In another embodiment an apparatus is provided to handle the scenario when a port input fifo is going to overflow with an incoming Fibre Channel frame. Generally, the incoming data stream is typically provided to an encoder/decoder, from which it is supplied to a buffer. In the event of a data overrun condition to the buffer, overrun prevention logic causes the setting of tag bits to a condition which may be recognized downstream as indicative of a buffer overflow condition.
In another embodiment an apparatus is provided to interleave accesses by the processor on the outgoing port bus in between outgoing frames or when the output fifo is full.
In another embodiment an apparatus is provided to pack requests in a register array in order of first arrival but allow the removal of the requests from anywhere in the array.
It is an object of this invention to provide a fibre channel fabric capable of operating at at least 1 gigabit speeds.
It is yet a further object of this invention to permit the establishment of a path through a fabric in real time at gigabit speeds.
It is yet a further object of this invention to provide 1 microsecond or less response time to fibre channel frames.
It is another object of this invention to determine in real time at gigabit speeds that no through path can be established through the fabric.
It is yet another object of this invention to provide a fibre channel fabric capable of simultaneously supporting Class 1, Class 2 and Class 3 service.
It is an object of this invention to provide a fibre channel switching fabric which supports arbitrated loop topology.
It is yet another object of this invention to provide systems and methods adapted for interconnection of multiple fabrics.
It is yet another object of this invention to provide a system which supports Fabric point-to-point topology on each link.
Table of Contents
For expository convenience, the present invention is referred to as the Fibre Channel Fabric or Fabric, the lexicon being devoid of a succinct descriptive name for a system of the type hereinafter described.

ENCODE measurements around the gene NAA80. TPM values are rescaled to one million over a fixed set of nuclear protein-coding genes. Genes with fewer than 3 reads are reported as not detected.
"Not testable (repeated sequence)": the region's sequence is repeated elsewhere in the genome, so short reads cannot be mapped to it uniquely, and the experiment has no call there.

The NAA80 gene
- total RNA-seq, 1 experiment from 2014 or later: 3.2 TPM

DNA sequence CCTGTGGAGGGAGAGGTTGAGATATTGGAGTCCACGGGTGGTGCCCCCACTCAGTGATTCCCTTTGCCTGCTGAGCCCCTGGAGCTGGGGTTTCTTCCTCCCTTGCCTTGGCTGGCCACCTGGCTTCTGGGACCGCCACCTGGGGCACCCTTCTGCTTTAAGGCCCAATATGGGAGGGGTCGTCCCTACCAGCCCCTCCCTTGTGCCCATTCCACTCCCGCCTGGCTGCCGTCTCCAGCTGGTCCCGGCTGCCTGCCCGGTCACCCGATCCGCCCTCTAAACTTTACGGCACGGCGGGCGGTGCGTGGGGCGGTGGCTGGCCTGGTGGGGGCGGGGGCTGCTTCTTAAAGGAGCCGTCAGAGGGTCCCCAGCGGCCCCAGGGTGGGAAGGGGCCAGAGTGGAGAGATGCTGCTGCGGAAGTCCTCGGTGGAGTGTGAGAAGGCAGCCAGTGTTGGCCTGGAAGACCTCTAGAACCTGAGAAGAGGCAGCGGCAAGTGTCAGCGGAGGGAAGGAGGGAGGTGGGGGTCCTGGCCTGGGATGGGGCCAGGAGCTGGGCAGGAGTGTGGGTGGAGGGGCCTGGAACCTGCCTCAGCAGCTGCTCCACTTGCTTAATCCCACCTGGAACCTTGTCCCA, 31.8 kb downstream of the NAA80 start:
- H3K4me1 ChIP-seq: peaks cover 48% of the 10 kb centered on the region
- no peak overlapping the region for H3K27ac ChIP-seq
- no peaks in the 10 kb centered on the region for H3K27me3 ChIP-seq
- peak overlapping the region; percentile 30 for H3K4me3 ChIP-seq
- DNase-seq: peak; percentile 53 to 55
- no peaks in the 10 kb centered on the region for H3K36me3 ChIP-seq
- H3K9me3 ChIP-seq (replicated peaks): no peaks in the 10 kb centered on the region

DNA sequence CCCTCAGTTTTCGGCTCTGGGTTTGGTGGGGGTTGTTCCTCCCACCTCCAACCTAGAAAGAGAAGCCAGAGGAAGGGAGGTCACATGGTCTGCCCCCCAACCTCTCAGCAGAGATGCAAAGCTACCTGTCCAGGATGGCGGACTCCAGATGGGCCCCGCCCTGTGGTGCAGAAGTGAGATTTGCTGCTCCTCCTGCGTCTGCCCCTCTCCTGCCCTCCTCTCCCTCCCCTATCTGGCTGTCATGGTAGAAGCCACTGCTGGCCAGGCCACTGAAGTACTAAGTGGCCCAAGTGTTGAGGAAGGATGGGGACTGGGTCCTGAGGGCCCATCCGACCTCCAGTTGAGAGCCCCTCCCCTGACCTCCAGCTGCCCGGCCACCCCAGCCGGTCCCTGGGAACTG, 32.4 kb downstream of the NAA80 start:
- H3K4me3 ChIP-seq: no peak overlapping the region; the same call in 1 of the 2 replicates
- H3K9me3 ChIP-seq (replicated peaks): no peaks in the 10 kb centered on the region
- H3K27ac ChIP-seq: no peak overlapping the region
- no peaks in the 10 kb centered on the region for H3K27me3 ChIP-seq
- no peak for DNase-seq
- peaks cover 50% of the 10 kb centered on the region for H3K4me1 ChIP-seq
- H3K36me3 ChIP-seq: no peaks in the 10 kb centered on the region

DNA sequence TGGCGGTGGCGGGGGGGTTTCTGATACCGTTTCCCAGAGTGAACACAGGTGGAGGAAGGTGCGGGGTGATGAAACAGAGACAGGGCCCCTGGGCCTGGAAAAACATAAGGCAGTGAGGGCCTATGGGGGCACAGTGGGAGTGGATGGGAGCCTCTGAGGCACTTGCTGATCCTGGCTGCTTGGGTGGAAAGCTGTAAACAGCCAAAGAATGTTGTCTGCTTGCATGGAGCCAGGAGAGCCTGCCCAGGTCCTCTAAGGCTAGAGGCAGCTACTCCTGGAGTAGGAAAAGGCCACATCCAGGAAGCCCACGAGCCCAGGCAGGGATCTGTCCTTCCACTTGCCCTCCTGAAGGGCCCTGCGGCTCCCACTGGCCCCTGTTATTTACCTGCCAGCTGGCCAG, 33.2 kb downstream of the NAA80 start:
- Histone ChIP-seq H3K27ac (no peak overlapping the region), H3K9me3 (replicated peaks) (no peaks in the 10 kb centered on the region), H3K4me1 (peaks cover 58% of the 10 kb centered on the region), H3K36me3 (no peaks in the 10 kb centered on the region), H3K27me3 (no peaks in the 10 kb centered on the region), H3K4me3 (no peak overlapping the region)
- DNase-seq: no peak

The “Fibre Channel ANSI standard” describes the physical interface, transmission protocol and signaling protocol of a high-performance serial link for support of the higher level protocols associated with HIPPI, IPI, SCSI, IP, ATM and others.
The “Fibre Channel Fabric” comprises hardware and software that switches Fibre Channel frames between attached devices at speeds up to one gigabit per second.
The following discussions will be made clearer by a brief review of the relevant terminology as it is typically (but not exclusively) used.
“Fibre Channel” is an American National Standard for Information Systems (ANSI) standard which defines a high performance serial link for support of the higher level protocols associated with HIPPI, IPI, SCSI, IP, ATM, FDDI and others.
“FC-1” defines the Fibre Channel transmission protocol which includes the serial encoding, decoding, and error control.
“FC-2” defines the signaling protocol which includes the frame structure and byte sequences.
“FC-3” defines a set of services which are common across multiple ports of a node.
“FC-4” is the highest level in the Fibre Channel standards set. It defines the mapping between the lower levels of the Fibre Channel and the IPI and SCSI command sets, the HIPPI data framing, IP, and other Upper Level Protocols (ULPs).
“Fibre” is a general term used to cover all transmission media specified in the ANSI X3.230“Fibre Channel Physical and Signaling Interface (FC-PH)” standard.
A “fabric” is an entity which interconnects various N_Ports attached to it and is capable of routing frames by using only the D_ID information in the FC-2 frame header. The word Fabric can be seen as a synonym with the word switch or router.
“Fabric topology” is a topology that uses the Destination Identifier (D_ID) embedded in the Frame Header to route the frame through a Fabric to the desired destination N_Port.
“Point-to-point topology” allows communication between N_Ports without the use of a Fabric.
A “circuit” is a bidirectional path that allows communication between two L_Ports.
“Arbitrated Loop topology” permits three or more L_Ports to using arbitration to establish a point-to-point circuit. When two L_Ports are communicating, the arbitrated loop topology supports simultaneous, symmetrical bidirectional flow.
“Link Control Facility” is a facility which attaches to an end of a link and manages transmission and reception of data. It is contained within each Port type.
“Port” is a generic reference to an N_Port or F_Port.
An “N_Port” is a hardware entity which includes a Link Control Facility. An “NL_Port” is an N_Port that contains Arbitrated Loop functions associated with Arbitrated Loop topology.
An “F_Port” is a generic reference to an F_Port or FL_Port.
An “FL_Port” is an F_Port that contains Arbitrated Loop functions associated with Arbitrated Loop topology.
An “L_Port” is an N_Port or F_Port that contains Arbitrated Loop functions associated with Arbitrated Loop topology.
A “Node” is a collection of one or more N_Ports controlled by a level above FC-2.
A “dedicated connection” is a communicating circuit guaranteed and retained by the Fabric for two given N_Ports.
A “connection” is the process of creating a Dedicated Connection between two N_Ports.
A “disconnection” is the process of removing a Dedicated Connection between two N_Ports.
A “frame” is an indivisible unit of information used by FC-2.